There are certain things that I will never be able to fully explain to my daughter. Here’s one:
The theme song to the film Ghostbusters by Ray Parker Jr. went to #1 on the Billboard singles chart and stayed there for three weeks.
This is not a song like Celine Dion’s My Heart Will Go On, which, for all its sappiness, does not specifically reference icebergs, diamonds and the sinking of an ocean liner and therefore has an understandable life beyond the movie.
This is a song that only makes sense if you have seen the film. It’s a song about Ghostbusters, an occupation that only exists within the movie.
This is a song with lyrics like:
If you've had a dose of a freaky ghost You'd better call - Ghostbusters!
And yet somehow this theme song became a number one hit in 1984.
I can hear Clara now:
“Daddy, how did the theme to Ghostbusters become the most popular song in America for a entire month when there were plenty of other songs that did not rely on a specific movie for context? I don’t get it. You had Bruce Springsteen, Michael Jackson, Madonna, The Police, The Rolling Stones, U2, Bon Jovi and dozens of other great musicians making great music in 1984 and the Ghostbusters theme song topped them all for an entire month?”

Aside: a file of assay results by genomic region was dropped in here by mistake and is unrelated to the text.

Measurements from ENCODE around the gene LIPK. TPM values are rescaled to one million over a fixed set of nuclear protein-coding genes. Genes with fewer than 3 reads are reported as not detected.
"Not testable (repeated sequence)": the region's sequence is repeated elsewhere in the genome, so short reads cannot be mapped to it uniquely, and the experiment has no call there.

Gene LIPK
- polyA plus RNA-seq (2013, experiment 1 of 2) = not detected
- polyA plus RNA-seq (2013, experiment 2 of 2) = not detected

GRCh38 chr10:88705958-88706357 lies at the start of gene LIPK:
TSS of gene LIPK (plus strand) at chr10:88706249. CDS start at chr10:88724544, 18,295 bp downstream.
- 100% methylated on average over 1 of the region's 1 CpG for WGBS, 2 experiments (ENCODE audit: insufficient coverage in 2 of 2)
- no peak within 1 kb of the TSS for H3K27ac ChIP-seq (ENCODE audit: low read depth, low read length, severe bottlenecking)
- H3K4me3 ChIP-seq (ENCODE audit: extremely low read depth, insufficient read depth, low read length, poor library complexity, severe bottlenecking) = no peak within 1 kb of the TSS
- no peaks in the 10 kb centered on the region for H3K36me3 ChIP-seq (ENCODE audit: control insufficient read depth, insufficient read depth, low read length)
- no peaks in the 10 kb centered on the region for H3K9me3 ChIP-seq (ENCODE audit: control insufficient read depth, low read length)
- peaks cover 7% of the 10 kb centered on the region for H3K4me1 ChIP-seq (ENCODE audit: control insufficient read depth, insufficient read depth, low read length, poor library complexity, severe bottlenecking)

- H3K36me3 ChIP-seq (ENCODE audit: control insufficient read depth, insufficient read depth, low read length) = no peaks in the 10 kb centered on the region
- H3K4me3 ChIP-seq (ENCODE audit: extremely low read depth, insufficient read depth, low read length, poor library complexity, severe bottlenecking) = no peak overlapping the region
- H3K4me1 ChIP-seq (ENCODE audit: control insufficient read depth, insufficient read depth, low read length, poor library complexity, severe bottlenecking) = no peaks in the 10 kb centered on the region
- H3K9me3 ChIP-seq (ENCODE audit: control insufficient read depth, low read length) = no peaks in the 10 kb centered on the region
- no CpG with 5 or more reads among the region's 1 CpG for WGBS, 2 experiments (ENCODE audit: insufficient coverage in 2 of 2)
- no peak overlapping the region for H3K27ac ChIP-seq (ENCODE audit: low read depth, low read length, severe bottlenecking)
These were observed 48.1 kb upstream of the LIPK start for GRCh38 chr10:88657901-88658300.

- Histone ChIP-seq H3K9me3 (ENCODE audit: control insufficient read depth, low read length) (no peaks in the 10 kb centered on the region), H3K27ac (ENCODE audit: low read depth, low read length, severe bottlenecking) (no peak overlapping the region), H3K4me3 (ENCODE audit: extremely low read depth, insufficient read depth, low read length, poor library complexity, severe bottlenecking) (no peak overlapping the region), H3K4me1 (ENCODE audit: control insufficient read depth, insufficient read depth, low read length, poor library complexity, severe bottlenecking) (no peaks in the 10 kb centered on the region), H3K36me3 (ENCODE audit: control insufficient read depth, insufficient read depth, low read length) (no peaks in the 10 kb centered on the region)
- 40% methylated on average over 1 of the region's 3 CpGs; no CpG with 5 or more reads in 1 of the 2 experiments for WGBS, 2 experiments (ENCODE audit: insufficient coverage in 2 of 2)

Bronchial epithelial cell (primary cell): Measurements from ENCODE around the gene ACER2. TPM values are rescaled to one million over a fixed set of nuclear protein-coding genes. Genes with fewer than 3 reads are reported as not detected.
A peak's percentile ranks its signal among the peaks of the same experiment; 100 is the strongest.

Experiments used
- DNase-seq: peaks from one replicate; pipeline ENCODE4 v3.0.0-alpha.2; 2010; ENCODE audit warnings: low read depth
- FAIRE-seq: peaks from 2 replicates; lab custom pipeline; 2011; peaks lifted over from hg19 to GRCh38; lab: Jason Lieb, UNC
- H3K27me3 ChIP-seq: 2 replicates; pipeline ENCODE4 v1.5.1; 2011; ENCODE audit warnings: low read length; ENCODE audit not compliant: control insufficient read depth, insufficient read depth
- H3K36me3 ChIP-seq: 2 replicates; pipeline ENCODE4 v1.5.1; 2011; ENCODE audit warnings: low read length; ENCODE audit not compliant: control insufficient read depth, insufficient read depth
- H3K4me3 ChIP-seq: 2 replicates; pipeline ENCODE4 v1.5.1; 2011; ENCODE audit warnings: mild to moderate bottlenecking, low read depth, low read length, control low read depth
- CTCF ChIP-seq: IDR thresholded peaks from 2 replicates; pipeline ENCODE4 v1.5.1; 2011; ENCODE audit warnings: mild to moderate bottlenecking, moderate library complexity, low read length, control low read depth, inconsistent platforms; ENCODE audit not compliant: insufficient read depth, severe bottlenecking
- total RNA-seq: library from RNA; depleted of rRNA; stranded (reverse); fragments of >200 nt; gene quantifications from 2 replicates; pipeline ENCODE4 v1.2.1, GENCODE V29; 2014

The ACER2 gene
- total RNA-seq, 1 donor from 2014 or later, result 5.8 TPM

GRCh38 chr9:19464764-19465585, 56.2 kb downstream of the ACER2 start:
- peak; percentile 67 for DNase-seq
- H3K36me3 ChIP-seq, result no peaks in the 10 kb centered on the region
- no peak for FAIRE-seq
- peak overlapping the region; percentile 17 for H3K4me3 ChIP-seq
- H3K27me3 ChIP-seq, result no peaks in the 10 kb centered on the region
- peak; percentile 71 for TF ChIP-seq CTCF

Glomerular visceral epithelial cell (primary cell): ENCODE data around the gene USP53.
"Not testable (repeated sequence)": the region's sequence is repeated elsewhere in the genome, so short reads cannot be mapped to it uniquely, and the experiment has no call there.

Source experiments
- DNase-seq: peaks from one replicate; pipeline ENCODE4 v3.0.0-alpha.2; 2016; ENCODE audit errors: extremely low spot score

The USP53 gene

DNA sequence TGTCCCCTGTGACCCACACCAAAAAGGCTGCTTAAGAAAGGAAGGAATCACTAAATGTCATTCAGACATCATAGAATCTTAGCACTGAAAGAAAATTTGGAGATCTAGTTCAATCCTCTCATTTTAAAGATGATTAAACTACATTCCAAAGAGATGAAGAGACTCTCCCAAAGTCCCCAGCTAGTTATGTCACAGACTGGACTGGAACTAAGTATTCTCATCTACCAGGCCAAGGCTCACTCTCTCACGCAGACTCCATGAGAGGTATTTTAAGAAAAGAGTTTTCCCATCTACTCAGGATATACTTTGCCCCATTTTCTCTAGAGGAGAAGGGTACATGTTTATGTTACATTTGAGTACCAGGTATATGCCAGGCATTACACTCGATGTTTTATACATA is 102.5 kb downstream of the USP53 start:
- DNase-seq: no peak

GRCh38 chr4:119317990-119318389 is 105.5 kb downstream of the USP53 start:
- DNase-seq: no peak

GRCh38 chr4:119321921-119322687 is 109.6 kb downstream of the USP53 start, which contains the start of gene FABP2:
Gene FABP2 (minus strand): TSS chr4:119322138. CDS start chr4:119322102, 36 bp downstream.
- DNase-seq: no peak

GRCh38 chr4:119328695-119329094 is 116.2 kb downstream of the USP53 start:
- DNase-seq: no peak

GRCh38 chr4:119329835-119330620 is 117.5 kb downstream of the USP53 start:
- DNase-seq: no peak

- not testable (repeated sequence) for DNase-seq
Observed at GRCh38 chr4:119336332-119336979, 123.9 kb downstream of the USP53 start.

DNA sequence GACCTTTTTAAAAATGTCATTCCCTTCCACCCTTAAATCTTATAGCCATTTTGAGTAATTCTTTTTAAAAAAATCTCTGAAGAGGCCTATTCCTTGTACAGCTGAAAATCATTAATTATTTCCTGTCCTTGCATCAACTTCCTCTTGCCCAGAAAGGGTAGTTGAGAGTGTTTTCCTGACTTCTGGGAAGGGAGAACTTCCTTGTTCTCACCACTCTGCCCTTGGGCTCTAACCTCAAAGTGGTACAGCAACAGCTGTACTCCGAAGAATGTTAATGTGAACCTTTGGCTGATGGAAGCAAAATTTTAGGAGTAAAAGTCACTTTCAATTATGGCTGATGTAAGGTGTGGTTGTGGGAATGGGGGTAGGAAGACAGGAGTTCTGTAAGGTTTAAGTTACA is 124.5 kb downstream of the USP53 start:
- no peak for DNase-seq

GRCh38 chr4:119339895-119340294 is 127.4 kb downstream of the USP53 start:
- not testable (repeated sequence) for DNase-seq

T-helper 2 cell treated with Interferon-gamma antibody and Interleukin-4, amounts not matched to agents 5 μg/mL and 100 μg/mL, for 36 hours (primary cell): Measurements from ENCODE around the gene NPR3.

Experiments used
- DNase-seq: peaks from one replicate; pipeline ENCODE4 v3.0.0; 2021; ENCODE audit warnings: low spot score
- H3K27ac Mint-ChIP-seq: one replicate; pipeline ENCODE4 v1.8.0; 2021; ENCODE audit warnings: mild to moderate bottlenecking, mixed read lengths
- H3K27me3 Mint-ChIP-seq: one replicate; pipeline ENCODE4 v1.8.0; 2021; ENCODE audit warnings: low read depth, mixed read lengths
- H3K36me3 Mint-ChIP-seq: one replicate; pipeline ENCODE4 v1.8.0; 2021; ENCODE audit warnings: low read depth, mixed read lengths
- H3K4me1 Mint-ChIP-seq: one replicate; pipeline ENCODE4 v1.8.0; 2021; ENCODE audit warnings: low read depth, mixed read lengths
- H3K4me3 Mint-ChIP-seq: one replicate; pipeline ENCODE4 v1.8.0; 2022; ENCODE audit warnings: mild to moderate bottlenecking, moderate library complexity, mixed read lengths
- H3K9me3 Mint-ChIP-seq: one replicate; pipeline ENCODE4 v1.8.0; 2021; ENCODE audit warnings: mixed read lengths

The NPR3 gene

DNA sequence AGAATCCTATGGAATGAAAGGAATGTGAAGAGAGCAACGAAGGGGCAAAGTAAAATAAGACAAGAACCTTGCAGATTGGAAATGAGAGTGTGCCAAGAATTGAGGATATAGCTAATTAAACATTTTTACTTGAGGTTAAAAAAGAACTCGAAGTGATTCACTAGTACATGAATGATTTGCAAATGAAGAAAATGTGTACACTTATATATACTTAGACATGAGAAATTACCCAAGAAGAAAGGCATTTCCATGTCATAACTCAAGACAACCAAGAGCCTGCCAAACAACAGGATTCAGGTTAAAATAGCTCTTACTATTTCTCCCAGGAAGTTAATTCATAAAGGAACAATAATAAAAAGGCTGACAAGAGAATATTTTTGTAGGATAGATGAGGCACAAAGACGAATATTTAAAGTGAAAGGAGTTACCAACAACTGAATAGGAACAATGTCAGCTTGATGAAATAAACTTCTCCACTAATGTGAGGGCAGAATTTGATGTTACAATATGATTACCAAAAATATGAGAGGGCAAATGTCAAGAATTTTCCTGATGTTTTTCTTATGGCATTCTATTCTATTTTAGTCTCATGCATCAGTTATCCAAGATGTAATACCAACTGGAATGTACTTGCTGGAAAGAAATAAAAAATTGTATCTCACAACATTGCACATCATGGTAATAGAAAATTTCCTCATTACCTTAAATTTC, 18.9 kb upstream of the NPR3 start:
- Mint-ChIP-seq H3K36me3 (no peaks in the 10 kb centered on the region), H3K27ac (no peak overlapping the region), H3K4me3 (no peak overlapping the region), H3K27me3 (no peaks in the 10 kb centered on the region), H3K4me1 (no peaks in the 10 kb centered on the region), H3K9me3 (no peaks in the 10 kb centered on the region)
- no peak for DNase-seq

What can I say to something to a question like that?
She would be right. It’s inexplicable.
Instead of attempting to provide an answer (because there is no answer), I’ll attempt to distract her with this nugget of trivia about the song:
The song was nominated for an Academy Award in the best original song category and won a Grammy. But you won’t find the music video on the home video version of the movie Ghostbusters due to a plagiarism suit brought by Huey Lewis in 1984. Lewis charged that the tune to Ghostbusters was essentially the same as I Want a New Drug by Huey Lewis and the News, which had come out six months earlier. The suit was settled out of court in 1985, with one of the stipulations being that neither party would ever discuss the suit in public.
And because the world depends upon bizarre coincidence, Huey Lewis was originally asked to come up with a theme song for Ghostbusters but turned down the project, after which the producers approached Ray Parker, Jr.